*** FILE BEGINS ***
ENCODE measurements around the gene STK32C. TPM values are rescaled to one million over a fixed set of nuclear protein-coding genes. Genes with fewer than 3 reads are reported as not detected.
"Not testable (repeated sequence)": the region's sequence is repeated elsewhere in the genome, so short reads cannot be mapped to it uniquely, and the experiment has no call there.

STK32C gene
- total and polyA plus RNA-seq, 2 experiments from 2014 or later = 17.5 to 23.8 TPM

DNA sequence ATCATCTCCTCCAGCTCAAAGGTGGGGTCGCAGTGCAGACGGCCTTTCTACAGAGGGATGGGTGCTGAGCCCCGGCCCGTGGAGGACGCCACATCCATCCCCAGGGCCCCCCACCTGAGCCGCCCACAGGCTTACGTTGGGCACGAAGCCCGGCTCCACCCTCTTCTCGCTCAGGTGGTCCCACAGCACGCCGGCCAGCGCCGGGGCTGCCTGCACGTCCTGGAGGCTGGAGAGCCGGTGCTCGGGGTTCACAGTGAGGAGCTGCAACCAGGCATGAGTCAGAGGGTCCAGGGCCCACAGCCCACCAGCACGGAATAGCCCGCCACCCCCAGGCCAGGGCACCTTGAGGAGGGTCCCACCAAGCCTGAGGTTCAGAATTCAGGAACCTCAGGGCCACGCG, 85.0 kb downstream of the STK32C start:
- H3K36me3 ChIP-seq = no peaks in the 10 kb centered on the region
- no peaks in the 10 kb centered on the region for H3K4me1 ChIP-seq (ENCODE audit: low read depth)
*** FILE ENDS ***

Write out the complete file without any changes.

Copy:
ENCODE measurements around the gene STK32C. TPM values are rescaled to one million over a fixed set of nuclear protein-coding genes. Genes with fewer than 3 reads are reported as not detected.
"Not testable (repeated sequence)": the region's sequence is repeated elsewhere in the genome, so short reads cannot be mapped to it uniquely, and the experiment has no call there.

STK32C gene
- total and polyA plus RNA-seq, 2 experiments from 2014 or later = 17.5 to 23.8 TPM

DNA sequence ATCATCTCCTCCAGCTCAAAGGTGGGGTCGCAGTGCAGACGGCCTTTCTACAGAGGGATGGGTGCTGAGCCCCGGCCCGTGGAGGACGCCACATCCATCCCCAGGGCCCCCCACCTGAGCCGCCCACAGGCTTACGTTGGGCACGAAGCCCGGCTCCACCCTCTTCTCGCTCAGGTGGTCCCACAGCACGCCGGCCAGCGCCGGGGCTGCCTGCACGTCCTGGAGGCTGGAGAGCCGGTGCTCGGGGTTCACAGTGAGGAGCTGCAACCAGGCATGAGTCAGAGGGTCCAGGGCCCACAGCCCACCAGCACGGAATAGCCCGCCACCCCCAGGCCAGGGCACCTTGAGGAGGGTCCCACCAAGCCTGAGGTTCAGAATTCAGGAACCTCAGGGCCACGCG, 85.0 kb downstream of the STK32C start:
- H3K36me3 ChIP-seq = no peaks in the 10 kb centered on the region
- no peaks in the 10 kb centered on the region for H3K4me1 ChIP-seq (ENCODE audit: low read depth)